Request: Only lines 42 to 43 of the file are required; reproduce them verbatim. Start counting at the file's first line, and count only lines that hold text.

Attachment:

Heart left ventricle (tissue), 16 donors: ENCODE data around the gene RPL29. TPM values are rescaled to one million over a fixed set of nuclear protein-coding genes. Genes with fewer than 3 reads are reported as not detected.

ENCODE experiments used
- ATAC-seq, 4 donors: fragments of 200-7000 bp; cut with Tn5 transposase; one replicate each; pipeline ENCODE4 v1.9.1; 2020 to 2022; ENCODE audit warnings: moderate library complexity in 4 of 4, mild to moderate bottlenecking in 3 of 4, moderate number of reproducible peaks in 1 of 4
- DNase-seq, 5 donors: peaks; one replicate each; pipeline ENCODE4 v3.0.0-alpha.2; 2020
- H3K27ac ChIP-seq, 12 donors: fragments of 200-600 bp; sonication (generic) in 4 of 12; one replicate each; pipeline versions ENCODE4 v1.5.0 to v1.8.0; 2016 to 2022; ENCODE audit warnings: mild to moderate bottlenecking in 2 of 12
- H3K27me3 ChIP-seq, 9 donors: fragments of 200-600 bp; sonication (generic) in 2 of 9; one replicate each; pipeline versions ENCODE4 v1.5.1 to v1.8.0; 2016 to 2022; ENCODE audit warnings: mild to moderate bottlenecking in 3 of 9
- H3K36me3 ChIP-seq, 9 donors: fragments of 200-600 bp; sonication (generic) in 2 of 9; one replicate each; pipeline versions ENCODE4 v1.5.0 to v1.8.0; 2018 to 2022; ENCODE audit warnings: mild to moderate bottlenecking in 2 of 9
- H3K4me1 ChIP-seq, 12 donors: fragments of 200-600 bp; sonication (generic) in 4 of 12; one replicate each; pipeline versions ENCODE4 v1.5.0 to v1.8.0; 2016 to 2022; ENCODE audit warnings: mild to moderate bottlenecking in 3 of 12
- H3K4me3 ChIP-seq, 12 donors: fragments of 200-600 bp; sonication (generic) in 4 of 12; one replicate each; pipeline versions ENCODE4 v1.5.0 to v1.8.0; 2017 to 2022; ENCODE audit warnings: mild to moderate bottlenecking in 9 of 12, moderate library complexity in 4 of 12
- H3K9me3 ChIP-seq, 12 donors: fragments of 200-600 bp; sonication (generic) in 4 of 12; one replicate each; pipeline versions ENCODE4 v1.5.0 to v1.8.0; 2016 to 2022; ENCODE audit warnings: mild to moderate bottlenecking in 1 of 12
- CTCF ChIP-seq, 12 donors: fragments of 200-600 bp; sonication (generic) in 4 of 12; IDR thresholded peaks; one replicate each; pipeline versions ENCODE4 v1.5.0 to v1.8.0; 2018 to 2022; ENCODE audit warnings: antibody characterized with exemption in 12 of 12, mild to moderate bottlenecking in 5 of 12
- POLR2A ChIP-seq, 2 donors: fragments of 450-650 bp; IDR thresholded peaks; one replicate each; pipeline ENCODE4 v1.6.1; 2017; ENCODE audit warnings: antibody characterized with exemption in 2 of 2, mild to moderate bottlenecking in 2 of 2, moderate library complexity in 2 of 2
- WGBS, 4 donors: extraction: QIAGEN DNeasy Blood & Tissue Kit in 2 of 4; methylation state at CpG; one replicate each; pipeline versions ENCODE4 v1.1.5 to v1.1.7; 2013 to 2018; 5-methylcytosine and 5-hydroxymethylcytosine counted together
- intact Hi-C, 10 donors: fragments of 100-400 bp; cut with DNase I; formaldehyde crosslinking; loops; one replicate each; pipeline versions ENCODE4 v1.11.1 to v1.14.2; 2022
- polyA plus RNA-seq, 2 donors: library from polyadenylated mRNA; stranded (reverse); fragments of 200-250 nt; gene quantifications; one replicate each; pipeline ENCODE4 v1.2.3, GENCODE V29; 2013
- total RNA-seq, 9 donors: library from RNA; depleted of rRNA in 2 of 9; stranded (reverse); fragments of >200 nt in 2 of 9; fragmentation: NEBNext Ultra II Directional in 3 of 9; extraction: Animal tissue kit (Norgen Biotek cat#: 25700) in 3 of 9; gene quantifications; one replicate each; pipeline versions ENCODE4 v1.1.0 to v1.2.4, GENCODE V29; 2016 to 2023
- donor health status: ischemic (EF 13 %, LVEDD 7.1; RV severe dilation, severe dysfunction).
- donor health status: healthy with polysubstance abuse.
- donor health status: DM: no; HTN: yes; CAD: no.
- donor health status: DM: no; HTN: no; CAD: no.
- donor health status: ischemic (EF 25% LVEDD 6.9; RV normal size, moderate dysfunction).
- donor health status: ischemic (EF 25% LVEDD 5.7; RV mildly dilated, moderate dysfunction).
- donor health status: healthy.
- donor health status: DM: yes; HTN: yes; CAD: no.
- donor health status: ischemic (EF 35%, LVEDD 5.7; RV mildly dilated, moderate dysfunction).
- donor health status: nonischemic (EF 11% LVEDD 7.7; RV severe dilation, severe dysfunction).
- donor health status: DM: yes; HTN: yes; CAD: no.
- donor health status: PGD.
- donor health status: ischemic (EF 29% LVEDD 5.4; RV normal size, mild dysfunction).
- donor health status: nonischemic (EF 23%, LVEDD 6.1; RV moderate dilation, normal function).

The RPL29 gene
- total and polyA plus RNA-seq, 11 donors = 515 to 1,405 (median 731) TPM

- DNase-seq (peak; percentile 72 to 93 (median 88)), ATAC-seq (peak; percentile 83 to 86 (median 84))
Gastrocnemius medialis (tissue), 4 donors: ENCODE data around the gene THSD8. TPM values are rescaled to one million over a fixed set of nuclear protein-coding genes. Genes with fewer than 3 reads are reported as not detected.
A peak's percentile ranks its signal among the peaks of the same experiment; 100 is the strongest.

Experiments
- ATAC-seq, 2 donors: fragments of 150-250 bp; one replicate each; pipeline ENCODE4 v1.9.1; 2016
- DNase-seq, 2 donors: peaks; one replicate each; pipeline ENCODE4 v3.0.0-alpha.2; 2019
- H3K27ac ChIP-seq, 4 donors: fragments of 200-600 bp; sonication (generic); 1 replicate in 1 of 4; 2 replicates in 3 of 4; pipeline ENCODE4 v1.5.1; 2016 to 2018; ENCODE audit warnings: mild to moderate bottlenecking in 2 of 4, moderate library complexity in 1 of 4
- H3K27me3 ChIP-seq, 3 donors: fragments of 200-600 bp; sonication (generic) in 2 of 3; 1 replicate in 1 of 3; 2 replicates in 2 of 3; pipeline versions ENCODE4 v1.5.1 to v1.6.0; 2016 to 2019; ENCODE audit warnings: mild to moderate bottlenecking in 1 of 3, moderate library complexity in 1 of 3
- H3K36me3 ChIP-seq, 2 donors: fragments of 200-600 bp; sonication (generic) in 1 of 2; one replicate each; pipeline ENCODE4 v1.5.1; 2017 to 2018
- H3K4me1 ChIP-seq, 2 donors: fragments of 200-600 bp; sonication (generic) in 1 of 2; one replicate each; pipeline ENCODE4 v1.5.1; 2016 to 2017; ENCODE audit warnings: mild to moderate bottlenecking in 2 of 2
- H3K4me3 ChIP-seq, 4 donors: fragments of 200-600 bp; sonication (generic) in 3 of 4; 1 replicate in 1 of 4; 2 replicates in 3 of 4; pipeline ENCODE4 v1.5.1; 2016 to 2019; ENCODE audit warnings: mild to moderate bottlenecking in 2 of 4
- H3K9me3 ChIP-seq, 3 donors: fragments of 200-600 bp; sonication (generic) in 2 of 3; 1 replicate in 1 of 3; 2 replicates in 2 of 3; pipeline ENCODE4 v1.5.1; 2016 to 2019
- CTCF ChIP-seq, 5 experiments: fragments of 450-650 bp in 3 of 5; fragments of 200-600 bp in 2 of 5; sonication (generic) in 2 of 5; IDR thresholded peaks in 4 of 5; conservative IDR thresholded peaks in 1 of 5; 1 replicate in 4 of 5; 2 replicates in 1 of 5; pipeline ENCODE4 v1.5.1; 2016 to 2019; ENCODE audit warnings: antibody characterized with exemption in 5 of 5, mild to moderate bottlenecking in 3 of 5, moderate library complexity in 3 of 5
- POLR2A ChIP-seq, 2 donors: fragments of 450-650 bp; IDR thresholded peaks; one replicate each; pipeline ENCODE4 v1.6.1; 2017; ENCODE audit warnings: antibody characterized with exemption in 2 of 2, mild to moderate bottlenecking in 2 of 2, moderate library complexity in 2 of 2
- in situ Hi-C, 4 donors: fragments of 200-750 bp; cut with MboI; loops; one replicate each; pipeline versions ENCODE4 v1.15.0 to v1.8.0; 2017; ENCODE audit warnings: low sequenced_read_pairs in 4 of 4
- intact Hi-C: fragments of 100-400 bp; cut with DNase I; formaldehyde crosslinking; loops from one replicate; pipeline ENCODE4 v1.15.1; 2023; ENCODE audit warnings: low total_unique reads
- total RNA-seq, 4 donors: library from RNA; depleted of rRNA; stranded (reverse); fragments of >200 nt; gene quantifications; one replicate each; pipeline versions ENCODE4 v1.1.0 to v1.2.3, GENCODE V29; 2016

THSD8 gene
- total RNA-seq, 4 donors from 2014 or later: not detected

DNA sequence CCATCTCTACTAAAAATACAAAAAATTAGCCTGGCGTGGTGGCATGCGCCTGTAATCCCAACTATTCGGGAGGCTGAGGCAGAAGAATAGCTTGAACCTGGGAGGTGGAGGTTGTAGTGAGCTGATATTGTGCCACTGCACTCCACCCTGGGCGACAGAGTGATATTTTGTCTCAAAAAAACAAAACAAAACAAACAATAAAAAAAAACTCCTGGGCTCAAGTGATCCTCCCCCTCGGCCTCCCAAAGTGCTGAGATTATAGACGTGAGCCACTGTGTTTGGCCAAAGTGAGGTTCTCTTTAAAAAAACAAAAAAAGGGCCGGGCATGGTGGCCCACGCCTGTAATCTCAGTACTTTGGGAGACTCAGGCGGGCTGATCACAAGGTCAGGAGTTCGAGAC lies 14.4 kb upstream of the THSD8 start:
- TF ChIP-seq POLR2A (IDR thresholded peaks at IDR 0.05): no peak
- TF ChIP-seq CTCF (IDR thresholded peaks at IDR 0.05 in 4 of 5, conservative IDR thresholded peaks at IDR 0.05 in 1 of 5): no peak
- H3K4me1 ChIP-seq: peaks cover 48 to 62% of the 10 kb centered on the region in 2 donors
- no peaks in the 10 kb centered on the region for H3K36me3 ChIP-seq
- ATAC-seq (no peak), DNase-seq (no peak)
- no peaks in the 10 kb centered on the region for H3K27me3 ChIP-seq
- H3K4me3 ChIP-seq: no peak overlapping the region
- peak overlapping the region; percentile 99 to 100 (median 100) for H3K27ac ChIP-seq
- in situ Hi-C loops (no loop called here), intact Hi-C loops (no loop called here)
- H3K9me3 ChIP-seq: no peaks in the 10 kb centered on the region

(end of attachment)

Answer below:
- H3K4me1 ChIP-seq, 2 donors: fragments of 200-600 bp; sonication (generic) in 1 of 2; one replicate each; pipeline ENCODE4 v1.5.1; 2016 to 2017; ENCODE audit warnings: mild to moderate bottlenecking in 2 of 2
- H3K4me3 ChIP-seq, 4 donors: fragments of 200-600 bp; sonication (generic) in 3 of 4; 1 replicate in 1 of 4; 2 replicates in 3 of 4; pipeline ENCODE4 v1.5.1; 2016 to 2019; ENCODE audit warnings: mild to moderate bottlenecking in 2 of 4